Riddick being a badass was fine. Riddick being a Magic badass fighting other magic badasses with magic magic magic....

    No.

  • by wizardforce (1005805) on Wednesday February 17, 2010 @03:21AM (#31166074) Journal

    Yeah I liked the film too; guess that means we have bad taste in movies :) On a more serious note, I think that the problem most people had with the film was due to the theatrical release of Chronicles of Riddick as it had a few scenes cut out that a lot of people felt left the plot incomplete.

  • by fractoid (1076465) on Wednesday February 17, 2010 @03:32AM (#31166124) Homepage
    Arrrrrrrrrrrrrrrrgh! Yes, this, exactly! Riddick was a True Neutral tough guy in a gritty Aliens-esque universe. There was nothing wrong with that. Why the hell does the sequel have him as a ninja shaman fighting against quasi-zombie vampire religious goons? What made them think it was a good idea to turn him from an extremely capable ex-con into a cliche'd "last living survivor of an ancient and powerful uber-race"? Bleh.
  • Economics (Score:4, Insightful)

    by ZorbaTHut (126196) on Wednesday February 17, 2010 @03:51AM (#31166214) Homepage

    Remember, folks: piracy is killing movies. That's why good movies like The Chronicles of Riddick didn't make money. Because of piracy. And despite the fact that the movie didn't make money, they're making a sequel, which might not make money either, which can also be blamed on piracy.

    And yet, despite the fact that both of these movies didn't make money (piracy), somehow the studio remains profitable.

    Hell, with profits like these, who needs "profitable movies"?

  • by jparker (105202) on Wednesday February 17, 2010 @05:01AM (#31166524) Homepage

    Attention every IP holder looking to create licensed games: the reason this worked is that the game was truly excellent. (PC 90, Xbox 88 http://www.gamerankings.com/browse.html?search=chronicles+of+riddick&numrev=3&site= [gamerankings.com])

    Bad games suck long-term value out of the IP and into short-term profits; great games add enduring value to the IP. I've made games with licensed IP before, and I'm almost certain to do so again, so I care about this sinking in. There are lots of reasons that movie games are usually poor, but one of the biggest is that the license holders think that the added value of the license will make up for a rushed job*. The license will sucker some people into buying, but there's a big cost to that. Please, Hollywood, find a way to work with us so that we can both make great product. There's more fun (and more money) for everyone that way.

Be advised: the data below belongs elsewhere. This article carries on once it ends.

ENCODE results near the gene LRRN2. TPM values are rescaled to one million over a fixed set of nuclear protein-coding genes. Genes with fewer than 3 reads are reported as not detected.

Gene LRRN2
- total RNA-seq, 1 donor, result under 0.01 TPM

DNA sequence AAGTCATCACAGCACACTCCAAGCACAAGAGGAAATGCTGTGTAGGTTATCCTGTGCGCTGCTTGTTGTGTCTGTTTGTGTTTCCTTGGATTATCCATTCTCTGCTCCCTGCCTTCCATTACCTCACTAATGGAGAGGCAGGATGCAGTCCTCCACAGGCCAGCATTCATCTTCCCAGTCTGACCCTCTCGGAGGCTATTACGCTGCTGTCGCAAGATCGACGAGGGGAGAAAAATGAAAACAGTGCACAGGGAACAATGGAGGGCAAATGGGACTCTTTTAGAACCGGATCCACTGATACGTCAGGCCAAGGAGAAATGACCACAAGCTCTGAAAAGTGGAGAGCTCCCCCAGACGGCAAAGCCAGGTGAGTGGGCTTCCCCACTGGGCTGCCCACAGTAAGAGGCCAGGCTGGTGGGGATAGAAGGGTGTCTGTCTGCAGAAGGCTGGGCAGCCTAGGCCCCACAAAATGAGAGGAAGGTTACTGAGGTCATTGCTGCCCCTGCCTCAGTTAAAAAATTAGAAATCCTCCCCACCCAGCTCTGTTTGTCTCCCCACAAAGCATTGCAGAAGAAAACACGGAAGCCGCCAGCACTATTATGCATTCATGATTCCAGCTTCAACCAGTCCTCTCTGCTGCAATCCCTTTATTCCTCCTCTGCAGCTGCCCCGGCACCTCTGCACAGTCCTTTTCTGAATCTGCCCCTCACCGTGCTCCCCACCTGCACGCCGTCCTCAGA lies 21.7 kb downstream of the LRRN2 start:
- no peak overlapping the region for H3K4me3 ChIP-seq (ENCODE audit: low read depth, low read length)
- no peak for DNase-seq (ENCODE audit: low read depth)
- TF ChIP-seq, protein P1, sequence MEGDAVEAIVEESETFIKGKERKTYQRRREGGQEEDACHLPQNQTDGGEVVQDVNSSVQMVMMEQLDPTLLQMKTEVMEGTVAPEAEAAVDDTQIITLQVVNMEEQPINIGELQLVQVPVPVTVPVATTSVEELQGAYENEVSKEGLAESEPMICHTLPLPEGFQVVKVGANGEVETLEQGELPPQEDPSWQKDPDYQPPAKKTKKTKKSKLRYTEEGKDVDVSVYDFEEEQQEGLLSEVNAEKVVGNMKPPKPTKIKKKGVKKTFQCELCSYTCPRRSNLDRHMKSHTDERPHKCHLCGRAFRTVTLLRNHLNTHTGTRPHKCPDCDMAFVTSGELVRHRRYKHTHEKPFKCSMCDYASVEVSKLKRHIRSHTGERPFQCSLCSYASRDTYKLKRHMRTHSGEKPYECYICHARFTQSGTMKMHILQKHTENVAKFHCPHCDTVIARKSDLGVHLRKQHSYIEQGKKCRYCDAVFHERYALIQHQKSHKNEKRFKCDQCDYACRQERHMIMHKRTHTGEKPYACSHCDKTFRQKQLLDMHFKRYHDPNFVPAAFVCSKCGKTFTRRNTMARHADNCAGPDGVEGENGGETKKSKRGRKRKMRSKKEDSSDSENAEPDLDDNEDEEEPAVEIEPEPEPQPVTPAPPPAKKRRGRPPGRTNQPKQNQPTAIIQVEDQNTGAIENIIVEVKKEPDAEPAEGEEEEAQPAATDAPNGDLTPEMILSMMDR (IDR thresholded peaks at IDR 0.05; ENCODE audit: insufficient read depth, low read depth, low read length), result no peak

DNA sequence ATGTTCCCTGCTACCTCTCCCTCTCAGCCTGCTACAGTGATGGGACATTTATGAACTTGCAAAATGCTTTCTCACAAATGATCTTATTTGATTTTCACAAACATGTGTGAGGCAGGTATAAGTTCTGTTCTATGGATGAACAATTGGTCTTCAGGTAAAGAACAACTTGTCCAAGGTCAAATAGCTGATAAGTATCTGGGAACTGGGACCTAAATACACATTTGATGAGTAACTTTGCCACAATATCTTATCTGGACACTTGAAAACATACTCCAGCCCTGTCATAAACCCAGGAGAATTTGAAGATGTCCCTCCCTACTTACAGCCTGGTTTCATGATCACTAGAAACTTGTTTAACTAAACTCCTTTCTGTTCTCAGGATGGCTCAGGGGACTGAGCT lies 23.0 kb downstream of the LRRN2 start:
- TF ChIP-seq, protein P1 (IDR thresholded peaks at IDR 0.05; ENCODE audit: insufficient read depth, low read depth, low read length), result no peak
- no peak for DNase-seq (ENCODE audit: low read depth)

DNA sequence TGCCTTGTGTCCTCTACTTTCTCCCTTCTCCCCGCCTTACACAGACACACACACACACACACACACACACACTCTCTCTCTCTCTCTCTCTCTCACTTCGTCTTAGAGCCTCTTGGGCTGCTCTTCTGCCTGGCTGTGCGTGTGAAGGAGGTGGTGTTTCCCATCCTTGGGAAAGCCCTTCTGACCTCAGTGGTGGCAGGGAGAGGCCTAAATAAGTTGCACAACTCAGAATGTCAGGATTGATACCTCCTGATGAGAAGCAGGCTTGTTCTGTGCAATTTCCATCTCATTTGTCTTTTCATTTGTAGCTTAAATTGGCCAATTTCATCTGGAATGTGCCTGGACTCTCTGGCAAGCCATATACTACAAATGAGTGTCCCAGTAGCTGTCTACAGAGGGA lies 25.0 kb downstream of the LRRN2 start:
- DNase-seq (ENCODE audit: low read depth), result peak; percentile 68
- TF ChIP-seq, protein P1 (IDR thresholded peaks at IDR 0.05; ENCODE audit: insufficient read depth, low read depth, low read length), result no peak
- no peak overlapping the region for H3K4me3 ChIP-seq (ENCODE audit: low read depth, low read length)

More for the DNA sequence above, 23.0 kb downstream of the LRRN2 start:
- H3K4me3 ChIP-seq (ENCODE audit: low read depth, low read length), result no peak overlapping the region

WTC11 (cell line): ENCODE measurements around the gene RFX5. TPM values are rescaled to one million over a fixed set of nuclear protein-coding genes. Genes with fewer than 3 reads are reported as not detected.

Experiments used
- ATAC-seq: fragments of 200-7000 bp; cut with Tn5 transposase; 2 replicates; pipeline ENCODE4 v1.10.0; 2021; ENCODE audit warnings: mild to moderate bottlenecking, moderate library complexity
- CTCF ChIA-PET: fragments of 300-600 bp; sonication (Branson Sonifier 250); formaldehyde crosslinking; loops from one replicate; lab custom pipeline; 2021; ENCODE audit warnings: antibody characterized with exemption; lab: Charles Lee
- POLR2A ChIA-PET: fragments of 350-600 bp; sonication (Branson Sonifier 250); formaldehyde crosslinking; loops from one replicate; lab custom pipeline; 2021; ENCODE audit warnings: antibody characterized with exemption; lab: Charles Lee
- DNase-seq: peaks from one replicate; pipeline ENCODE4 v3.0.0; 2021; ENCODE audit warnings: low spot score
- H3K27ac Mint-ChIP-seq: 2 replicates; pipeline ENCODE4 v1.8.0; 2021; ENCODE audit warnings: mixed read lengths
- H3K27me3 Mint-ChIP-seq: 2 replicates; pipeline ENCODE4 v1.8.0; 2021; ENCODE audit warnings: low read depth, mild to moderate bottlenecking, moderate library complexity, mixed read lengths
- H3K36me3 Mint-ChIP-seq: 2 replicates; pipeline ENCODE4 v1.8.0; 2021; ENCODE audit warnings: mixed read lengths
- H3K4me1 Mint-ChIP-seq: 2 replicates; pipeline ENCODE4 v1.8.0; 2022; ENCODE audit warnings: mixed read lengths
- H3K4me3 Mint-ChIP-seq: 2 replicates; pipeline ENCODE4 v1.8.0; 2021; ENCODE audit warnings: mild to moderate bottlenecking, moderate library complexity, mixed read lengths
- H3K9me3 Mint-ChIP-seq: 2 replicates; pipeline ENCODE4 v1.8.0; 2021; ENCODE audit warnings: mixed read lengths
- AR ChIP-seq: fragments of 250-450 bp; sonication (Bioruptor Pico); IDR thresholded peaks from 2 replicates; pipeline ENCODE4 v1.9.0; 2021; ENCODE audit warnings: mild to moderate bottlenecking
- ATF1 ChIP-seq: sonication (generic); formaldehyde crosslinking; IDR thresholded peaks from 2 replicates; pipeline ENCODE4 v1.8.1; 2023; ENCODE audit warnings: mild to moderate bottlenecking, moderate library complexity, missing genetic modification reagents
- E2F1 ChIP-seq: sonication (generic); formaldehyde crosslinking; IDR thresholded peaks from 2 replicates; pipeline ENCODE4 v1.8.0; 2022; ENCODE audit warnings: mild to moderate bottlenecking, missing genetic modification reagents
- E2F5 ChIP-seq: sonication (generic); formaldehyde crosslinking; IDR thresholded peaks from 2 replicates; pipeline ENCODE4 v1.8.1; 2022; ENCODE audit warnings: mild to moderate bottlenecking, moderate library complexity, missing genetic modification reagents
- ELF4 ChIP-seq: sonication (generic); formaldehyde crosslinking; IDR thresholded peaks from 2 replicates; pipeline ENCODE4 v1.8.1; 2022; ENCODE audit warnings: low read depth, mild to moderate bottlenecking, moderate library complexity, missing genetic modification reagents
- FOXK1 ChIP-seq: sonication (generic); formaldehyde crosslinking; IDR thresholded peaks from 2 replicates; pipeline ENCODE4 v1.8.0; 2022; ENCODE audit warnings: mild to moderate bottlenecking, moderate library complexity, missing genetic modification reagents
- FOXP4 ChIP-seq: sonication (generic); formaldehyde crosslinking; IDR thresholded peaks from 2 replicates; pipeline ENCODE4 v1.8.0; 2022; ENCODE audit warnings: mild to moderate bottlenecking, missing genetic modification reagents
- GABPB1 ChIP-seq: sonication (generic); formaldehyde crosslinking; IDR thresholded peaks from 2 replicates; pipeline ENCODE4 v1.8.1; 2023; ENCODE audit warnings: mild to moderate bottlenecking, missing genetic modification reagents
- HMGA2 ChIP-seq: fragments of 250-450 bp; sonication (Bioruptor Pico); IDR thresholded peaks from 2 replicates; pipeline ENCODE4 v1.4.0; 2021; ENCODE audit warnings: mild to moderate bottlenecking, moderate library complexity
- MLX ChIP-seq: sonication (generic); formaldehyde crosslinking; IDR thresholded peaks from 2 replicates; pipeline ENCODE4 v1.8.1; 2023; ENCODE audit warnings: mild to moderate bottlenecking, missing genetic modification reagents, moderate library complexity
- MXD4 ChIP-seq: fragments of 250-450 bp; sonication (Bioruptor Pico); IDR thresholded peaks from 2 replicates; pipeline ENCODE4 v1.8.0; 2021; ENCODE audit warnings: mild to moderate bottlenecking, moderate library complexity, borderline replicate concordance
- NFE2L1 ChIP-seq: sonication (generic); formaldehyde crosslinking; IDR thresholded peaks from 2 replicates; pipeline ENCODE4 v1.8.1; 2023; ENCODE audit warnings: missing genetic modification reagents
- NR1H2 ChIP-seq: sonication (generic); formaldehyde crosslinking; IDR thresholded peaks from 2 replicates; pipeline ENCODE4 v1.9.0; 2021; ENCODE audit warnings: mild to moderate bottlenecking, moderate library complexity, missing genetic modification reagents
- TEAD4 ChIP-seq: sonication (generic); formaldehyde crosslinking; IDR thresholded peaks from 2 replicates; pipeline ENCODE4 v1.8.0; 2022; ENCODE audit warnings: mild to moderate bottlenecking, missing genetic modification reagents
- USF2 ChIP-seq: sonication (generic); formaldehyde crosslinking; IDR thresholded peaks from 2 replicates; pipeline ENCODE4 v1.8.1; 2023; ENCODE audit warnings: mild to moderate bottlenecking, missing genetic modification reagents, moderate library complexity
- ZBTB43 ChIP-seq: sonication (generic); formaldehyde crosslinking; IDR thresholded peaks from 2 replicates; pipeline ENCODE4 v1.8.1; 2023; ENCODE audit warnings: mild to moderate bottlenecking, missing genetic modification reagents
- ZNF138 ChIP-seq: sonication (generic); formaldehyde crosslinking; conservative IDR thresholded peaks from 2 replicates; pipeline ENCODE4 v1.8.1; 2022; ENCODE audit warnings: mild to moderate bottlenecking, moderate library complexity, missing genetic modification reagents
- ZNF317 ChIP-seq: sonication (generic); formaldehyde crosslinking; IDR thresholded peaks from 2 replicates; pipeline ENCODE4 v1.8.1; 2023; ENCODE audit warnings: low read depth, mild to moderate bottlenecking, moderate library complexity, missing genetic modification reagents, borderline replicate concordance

*Why is the job rushed you ask? That's the biggest problem with movie games - differing production cycles. Movies have a really long pre-prod with ~3 guys on it, followed by production in something like 1 yr. Games (good, big, AAA ones) want around 6 months pre-prod with ~10 (plus ideally engine dev with 10-20). Then it's 18-24 months of full production, and you can see where the problem comes in. Especially when the game usually needs to wait to design key assets/areas until they can see what the movie is doing.

  • Re:Ooh a sequel! (Score:3, Insightful)

    by Facegarden (967477) on Wednesday February 17, 2010 @05:05AM (#31166550)

    Sequels are so much better than original stories!

    Prequels are even better than sequels.

    I can't even describe how great Reboots are.

    Funny, but I do get some appreciation about seeing *more* of a character I liked, as long as they don't screw it up. But I liked Riddick so I'd love to see another movie. I feel like trilogies are usually plenty, because then things get tired and you wonder why the director is still doing the same old song (if they even use the same one), but one or two sequels can be good to further develop a story that, if good enough, needed more than a couple hours to tell.
    -Taylor

  • by Rhaban (987410) on Wednesday February 17, 2010 @05:49AM (#31166798)

    Seriously. Pitch Black was one of the best movies I'd seen in years.

    Pitch black was one of the only movies I'd seen in years that deserved to be labelled as Science Fiction.

  • by AbRASiON (589899) * on Wednesday February 17, 2010 @05:55AM (#31166846) Journal

    Go watch Moon, I think you'll like it.

  • by cbhacking (979169) <[moc.oohay] [ta] ... isiurc_tuo_neeb]> on Wednesday February 17, 2010 @06:00AM (#31166870) Homepage Journal